Empathic Listening within the Counseling Space
By Tayler Terrell, Masters Level Intern
When is the last time that you felt someone truly heard what you said? I want to be clear in that when I use the phrase “truly heard”, I am referencing a moment where someone created a space where you felt there was a sense of mutual understanding and trust. If you can recall a moment similar to this, pause for a second and think about how it made you feel. If you had to describe what makes you feel heard, what would you even say? While it might be difficult to know for sure how to describe what makes you feel heard, there is a general sense of knowing that someone you are communicating with has an open mind and cares to hear about what you have to say.
What is Empathic listening and how it’s beneficial?
It’s important to know what empathic listening is and how it can help to enhance and develop communication. Empathic listening is identified as a technique that creates a deeper understanding from an intellectual and emotional standpoint. When empathic listening is being incorporated into the communication the listener is available to receive and interpret the speaker’s message. Empathic listening is beneficial in that it builds trust amongst those communicating, encourages shared emotions, welcomes continued conversation, and lastly provides a safe and open space for communication.
Stages of Empathic Listening
These stages are presented in an effort to demonstrate how to build on empathic listening. Each stage has a unique purpose and while some might be best used in certain situations, each has a benefit from the speaker and listener’s perspective.
- Mimicking Content references repeating what the speaker has mentioned but it is noted to be the least effective in the empathic listening stages.
- Rephrasing the Content is a form of restating what the speaker communicated through the listener’s own word choice.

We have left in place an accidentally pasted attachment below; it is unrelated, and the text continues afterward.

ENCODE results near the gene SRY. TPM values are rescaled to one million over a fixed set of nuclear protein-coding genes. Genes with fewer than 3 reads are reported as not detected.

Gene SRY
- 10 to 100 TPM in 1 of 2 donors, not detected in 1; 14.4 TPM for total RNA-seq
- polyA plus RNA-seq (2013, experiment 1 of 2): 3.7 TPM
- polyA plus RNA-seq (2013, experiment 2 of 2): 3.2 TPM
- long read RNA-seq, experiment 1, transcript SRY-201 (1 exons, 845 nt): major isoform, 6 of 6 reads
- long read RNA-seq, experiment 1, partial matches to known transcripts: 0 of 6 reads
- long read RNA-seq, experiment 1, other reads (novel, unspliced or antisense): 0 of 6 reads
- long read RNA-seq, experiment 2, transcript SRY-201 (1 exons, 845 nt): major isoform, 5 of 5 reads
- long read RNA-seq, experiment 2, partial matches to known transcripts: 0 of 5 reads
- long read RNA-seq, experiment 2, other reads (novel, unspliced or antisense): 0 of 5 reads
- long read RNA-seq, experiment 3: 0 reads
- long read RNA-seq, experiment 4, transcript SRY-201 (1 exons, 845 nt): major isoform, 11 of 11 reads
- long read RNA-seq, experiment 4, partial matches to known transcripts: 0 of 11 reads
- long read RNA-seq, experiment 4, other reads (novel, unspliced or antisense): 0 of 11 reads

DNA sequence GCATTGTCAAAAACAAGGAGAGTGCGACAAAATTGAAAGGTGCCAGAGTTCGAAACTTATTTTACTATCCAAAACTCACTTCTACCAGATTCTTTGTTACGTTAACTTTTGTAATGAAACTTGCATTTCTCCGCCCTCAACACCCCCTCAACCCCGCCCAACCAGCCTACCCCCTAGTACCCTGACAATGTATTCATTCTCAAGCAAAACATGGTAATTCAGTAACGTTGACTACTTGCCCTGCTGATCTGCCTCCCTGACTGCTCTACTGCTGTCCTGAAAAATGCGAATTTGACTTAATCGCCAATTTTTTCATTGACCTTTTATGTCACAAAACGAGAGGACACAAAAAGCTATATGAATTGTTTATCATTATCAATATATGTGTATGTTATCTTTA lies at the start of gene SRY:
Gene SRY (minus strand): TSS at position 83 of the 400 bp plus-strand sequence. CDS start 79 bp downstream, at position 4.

- Reflecting Feelings restates what the speaker communicated but also recounts the speaker’s feelings on the information that was communicated.
- Rephrasing Content and Reflecting Feelings combines both stages to ensure what is restated accurately reflects the speaker’s feelings and provides the speaker with an opportunity to further clarify or elaborate.
Incorporating Empathic Listening in the Counseling Space
In counseling, I find that being an empathic listener goes beyond just understanding and listening to the words that are being relayed. The client-centered therapeutic approach addresses the importance of a counselor demonstrating an empathic understanding with the client. This encourages acceptance and support of the client. The counselor as an empathic listener acknowledges the feelings that are associated with the words spoken by the client while demonstrating compassion. A counselor might not share the same sentiment or view as the client, but a key component in empathic listening is remaining open-minded to hear what the client is going through from their perspective in their own words.
Tips for Incorporating Listening with Empathy
- Keep an open nonjudgmental mindset
- Limit distractions
- Actively listen with your mind and body language
- Allow silent moments
- Clarify meaning for deeper insight
Crisis Prevention Institute . (2016, October 12). [web log]. Retrieved August 31, 2022, from https://www.crisisprevention.com/Blog/7-Tips-for-Empathic-Listening.
The Benefits of Empathic and Reflective Listening. (2013, April 9). [web log]. Retrieved August 31, 2022, from http://blog.ttuhsc.edu/spirit5/2013/april/the-benefits-of-empathetic-and-reflective-listening.aspx.
Wilson, C. (2021, October 29). [web log]. Retrieved August 31, 2022, from https://positivepsychology.com/empathic-listening/#stages.